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Mark Leighton Fisher (4252)

Mark Leighton Fisher
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I am a Systems Engineer at Regenstrief Institute []. I also own Fisher's Creek Consulting [].
Friday August 10, 2007
11:59 AM

Constraints in Sof

[ #34075 ]

I grit my teeth when I read that software engineering is not engineering because we don't suffer from any constraints. This Is Wrong, and off the top of my head, here are some reasons why:

  • Where a builder uses wood, metal, sheetrock, etc. as their basic materials, we software engineers use algorithms both formally and informally specified. At its simplest, an algorithm is the set of instructions you give to the computer to accomplish some task. Basic algorithms (Quicksort, hash tables, and so on) are the software engineer's basic materials. Although it appears not to have been often thought of this way, each program/module/etc. is the implementation of an algorithm for solving that task, so we deal with large, complex (and often not well specified) algorithms all the time. I think of Quicksort as the wood, metal, etc., while larger algorithms (HTTP server, etc.) serve as the sills, soffits, bay windows, and so on.
  • We do not live in a world of 0 cycle times and infinite memory (or disk). Each algorithm has different time/space requirements. A Perl array or linked list may be quite suitable for searching small lists of items, while a hash will likely be good for medium-sized lists, with (in Perl) a hash backed by a database might be needed for searching all medical entries in the U.S. Yellow Pages. Builders don't use 2x4s as the main structural elements in skyscrapers, nor do we software engineers use an in-memory hash to store all 3m-resolution images of the U.S.
  • As software engineers, we struggle with the complexity of our designs all the time. It still amazes me how many general-purpose editors do not support regex search&replace with grouping (s/Jim said/$1 said/), more than 20 years since that feature first appeared (IIRC). Regexes, closures, rule-based systems, hide complexity so that (for the most part) we can concentrate on the design rather than implementation details. For example, languages such as Perl with integrated regexes make it easy to use regexes to solve otherwise complicated problems (as someone whose first 2 languages were FORTRAN IV and assembly, I cannot tell you how glad I am for Perl regexes and their kin). I have personally written 3 hash implementations to help me overcome implementation complexity (the last recently as the late 90's for a 15-year-old C system). Progress towards higher-level code constructs has made the jobs of all of us software engineers easier (come on, who these days would like to create something like Amazon in FORTRAN IV or circa-1980 Pascal? and without today's libraries and frameworks)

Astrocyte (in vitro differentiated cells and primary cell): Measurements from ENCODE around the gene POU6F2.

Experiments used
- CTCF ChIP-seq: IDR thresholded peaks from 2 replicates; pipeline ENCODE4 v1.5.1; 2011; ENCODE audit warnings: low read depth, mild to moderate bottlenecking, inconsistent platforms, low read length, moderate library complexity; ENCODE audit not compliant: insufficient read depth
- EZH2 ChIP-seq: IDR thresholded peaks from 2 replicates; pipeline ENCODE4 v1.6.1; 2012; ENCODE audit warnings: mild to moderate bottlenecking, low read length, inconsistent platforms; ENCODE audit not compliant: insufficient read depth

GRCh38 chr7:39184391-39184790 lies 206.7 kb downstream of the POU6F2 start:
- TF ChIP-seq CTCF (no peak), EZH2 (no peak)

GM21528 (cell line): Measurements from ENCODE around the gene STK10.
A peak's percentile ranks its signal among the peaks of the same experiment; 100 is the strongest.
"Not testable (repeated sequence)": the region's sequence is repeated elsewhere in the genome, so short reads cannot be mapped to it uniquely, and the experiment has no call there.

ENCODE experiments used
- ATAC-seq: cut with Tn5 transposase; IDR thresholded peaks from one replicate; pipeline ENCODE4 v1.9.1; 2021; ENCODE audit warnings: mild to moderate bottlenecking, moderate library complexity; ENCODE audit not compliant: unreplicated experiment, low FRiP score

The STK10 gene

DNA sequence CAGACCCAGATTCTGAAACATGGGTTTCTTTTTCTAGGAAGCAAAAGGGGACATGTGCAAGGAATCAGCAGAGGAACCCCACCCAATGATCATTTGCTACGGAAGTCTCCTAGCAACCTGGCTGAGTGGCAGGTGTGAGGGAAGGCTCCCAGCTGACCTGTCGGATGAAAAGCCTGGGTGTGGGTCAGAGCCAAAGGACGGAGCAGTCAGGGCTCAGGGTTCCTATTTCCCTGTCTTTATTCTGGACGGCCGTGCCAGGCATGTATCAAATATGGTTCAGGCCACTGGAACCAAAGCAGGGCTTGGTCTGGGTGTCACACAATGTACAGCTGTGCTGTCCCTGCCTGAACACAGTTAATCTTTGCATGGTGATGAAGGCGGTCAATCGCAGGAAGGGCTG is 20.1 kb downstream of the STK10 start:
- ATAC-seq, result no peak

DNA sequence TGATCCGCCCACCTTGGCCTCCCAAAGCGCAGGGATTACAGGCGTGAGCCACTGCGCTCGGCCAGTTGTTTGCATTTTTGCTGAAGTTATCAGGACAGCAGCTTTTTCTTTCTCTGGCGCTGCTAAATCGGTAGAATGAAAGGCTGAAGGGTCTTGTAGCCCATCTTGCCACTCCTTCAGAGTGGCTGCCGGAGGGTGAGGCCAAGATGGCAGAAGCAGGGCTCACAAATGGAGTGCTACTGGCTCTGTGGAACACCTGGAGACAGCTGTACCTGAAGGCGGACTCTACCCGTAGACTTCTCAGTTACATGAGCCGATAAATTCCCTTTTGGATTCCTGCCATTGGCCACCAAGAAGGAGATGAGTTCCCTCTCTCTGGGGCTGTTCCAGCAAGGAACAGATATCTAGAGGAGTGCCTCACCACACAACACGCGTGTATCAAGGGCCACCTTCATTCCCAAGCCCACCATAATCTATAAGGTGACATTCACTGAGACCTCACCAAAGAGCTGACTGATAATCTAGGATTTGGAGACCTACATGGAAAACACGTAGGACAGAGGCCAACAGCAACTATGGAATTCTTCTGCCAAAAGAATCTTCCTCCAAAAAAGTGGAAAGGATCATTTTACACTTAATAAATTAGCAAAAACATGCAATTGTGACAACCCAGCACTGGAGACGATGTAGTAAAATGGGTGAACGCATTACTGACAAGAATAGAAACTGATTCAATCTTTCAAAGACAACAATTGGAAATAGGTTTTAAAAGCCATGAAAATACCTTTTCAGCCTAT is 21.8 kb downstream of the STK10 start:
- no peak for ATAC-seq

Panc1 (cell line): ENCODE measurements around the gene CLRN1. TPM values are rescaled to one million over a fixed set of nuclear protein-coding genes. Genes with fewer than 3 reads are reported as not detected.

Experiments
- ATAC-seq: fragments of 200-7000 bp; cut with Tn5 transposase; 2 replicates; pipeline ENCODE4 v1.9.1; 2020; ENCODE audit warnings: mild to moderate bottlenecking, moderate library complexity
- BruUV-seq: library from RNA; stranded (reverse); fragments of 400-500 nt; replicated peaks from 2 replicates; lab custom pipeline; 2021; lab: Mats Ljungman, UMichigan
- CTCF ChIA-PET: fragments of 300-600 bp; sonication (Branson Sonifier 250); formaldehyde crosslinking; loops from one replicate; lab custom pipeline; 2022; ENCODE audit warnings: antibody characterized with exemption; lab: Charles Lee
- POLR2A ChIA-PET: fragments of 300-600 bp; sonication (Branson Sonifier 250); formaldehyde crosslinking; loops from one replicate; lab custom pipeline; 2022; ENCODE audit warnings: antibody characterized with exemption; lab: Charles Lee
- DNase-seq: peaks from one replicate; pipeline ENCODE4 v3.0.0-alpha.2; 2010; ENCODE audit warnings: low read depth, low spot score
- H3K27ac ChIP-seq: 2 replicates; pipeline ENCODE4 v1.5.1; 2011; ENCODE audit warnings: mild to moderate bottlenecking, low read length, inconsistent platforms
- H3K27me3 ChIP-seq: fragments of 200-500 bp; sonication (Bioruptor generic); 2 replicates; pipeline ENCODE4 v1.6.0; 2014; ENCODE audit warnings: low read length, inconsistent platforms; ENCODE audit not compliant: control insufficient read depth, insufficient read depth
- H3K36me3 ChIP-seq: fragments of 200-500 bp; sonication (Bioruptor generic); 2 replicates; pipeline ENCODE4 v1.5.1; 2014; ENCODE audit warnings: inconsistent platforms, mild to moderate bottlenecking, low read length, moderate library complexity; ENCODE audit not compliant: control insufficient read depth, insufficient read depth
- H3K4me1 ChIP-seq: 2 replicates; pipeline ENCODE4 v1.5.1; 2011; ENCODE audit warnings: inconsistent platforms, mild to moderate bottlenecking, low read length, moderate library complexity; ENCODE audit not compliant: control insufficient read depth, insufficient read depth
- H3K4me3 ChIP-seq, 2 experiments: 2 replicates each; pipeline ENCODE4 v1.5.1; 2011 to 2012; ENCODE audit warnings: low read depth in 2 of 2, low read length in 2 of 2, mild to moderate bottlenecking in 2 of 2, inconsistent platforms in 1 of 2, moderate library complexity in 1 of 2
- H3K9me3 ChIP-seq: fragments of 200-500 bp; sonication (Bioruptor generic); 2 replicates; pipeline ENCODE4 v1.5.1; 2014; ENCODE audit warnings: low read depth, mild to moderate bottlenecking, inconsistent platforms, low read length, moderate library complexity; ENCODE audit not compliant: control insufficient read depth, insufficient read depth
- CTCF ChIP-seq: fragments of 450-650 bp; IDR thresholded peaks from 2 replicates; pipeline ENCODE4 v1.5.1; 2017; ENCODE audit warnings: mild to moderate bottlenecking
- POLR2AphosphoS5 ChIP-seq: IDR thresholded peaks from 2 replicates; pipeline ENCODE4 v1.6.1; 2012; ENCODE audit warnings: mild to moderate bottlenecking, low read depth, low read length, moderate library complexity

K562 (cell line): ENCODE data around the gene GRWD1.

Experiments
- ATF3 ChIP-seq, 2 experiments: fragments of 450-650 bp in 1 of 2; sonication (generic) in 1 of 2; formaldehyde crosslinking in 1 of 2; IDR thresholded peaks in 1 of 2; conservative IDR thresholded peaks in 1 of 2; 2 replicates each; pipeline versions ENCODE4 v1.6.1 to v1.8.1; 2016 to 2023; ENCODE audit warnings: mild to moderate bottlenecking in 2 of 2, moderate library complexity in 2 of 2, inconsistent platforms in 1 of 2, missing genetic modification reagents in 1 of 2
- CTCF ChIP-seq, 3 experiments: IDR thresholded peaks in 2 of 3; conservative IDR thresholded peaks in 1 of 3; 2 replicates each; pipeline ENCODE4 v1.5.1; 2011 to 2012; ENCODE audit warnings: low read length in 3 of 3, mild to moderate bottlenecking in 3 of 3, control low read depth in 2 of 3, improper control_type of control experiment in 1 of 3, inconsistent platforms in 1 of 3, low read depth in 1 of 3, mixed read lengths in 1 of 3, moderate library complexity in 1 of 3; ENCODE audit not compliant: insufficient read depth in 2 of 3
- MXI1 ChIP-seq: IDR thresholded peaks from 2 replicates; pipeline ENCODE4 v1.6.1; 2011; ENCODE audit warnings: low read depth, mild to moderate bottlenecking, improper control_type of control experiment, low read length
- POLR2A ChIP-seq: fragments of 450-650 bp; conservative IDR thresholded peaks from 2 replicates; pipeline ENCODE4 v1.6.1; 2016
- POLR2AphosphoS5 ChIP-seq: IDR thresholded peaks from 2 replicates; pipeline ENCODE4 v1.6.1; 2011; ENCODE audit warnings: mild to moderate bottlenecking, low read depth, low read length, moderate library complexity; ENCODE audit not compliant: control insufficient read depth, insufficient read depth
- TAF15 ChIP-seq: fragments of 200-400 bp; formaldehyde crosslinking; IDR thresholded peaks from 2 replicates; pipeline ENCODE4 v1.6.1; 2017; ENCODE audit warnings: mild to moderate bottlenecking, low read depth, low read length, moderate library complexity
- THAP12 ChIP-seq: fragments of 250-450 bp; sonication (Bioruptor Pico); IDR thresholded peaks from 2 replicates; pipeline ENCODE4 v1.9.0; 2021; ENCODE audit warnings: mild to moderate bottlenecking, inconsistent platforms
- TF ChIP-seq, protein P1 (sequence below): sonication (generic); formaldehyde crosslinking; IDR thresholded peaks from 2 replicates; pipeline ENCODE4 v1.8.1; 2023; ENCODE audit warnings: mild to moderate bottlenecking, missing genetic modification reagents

• In any system, the most complex subsystems are the ones with people embedded in them. Writing an OS kernel or a natural language subset interpreter is child's play compared to the complexities of dealing with multiple customers for the same product with conflicting requirements and this does not cover the common case, where people know that they would like a computer system to help them solve their problem, but they cannot specify to you or how the computer system should accomplish that goal (they know the problem domain, but not the solution domain (and they may not even have had time to reason about their problem domain)).
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  • My main disagreement is not with Software Engineering not being Engineering, it's just that most PEOPLE that call themselves Software Engineers are not Engineers (not registered with accredited body, meeting all the relevant criteria).
    • I think anybody ought to have the right to call themselves whatever they want to call themselves, and there ought to be any number of potential accrediting bodies, and the market can decide which accrediting bodies matter, and how much.

      Define family how you want it, define schooling how you want it, define engineering how you want it. Don't tell other people what they can and can't call themselves.

      J. David works really hard, has a passion for writing good software, and knows many of the world's best Perl programmers
    • From what I've seen, most engineers are not Engineers (i.e. registered with some accreditation body). I looked into this a couple of years when I was consulting full-time, only to find that I could not even become a Professional Software Engineer in Indiana, U.S.A., as Indiana did not even have a Professional Software Engineer registration process. For me, the ability to distinguish between a Professional Engineer and a regular engineer has been enough (and rarely a distinction with a difference -- many eng